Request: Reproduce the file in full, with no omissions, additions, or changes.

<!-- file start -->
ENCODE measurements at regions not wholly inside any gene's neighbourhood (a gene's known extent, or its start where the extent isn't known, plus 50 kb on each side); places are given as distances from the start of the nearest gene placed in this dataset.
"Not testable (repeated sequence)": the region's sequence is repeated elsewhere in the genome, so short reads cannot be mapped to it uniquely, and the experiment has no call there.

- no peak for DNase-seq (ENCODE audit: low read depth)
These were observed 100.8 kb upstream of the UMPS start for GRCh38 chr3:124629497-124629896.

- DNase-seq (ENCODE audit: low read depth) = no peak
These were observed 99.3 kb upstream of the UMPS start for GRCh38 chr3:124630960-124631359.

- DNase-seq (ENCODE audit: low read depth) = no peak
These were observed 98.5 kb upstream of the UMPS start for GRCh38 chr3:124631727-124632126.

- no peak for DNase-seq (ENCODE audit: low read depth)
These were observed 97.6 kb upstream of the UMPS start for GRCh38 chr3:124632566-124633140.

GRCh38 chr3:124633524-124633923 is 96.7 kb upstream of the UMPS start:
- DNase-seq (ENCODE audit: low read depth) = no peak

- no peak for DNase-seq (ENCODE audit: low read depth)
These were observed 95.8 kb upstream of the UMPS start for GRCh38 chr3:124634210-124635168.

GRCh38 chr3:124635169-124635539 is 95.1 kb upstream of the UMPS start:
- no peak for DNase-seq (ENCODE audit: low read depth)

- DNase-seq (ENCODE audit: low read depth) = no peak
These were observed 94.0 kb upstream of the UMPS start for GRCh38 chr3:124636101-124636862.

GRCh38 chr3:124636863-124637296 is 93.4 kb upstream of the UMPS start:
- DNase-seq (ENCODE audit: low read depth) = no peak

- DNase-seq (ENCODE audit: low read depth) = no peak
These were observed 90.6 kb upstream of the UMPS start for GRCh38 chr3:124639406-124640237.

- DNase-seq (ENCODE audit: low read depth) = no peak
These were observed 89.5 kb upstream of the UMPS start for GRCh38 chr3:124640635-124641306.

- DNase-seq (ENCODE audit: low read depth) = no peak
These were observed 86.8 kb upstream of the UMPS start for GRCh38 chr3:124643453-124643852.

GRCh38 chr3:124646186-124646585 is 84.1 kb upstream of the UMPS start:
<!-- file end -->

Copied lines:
ENCODE measurements at regions not wholly inside any gene's neighbourhood (a gene's known extent, or its start where the extent isn't known, plus 50 kb on each side); places are given as distances from the start of the nearest gene placed in this dataset.
"Not testable (repeated sequence)": the region's sequence is repeated elsewhere in the genome, so short reads cannot be mapped to it uniquely, and the experiment has no call there.

- no peak for DNase-seq (ENCODE audit: low read depth)
These were observed 100.8 kb upstream of the UMPS start for GRCh38 chr3:124629497-124629896.

- DNase-seq (ENCODE audit: low read depth) = no peak
These were observed 99.3 kb upstream of the UMPS start for GRCh38 chr3:124630960-124631359.

- DNase-seq (ENCODE audit: low read depth) = no peak
These were observed 98.5 kb upstream of the UMPS start for GRCh38 chr3:124631727-124632126.

- no peak for DNase-seq (ENCODE audit: low read depth)
These were observed 97.6 kb upstream of the UMPS start for GRCh38 chr3:124632566-124633140.

GRCh38 chr3:124633524-124633923 is 96.7 kb upstream of the UMPS start:
- DNase-seq (ENCODE audit: low read depth) = no peak

- no peak for DNase-seq (ENCODE audit: low read depth)
These were observed 95.8 kb upstream of the UMPS start for GRCh38 chr3:124634210-124635168.

GRCh38 chr3:124635169-124635539 is 95.1 kb upstream of the UMPS start:
- no peak for DNase-seq (ENCODE audit: low read depth)

- DNase-seq (ENCODE audit: low read depth) = no peak
These were observed 94.0 kb upstream of the UMPS start for GRCh38 chr3:124636101-124636862.

GRCh38 chr3:124636863-124637296 is 93.4 kb upstream of the UMPS start:
- DNase-seq (ENCODE audit: low read depth) = no peak

- DNase-seq (ENCODE audit: low read depth) = no peak
These were observed 90.6 kb upstream of the UMPS start for GRCh38 chr3:124639406-124640237.

- DNase-seq (ENCODE audit: low read depth) = no peak
These were observed 89.5 kb upstream of the UMPS start for GRCh38 chr3:124640635-124641306.

- DNase-seq (ENCODE audit: low read depth) = no peak
These were observed 86.8 kb upstream of the UMPS start for GRCh38 chr3:124643453-124643852.

GRCh38 chr3:124646186-124646585 is 84.1 kb upstream of the UMPS start: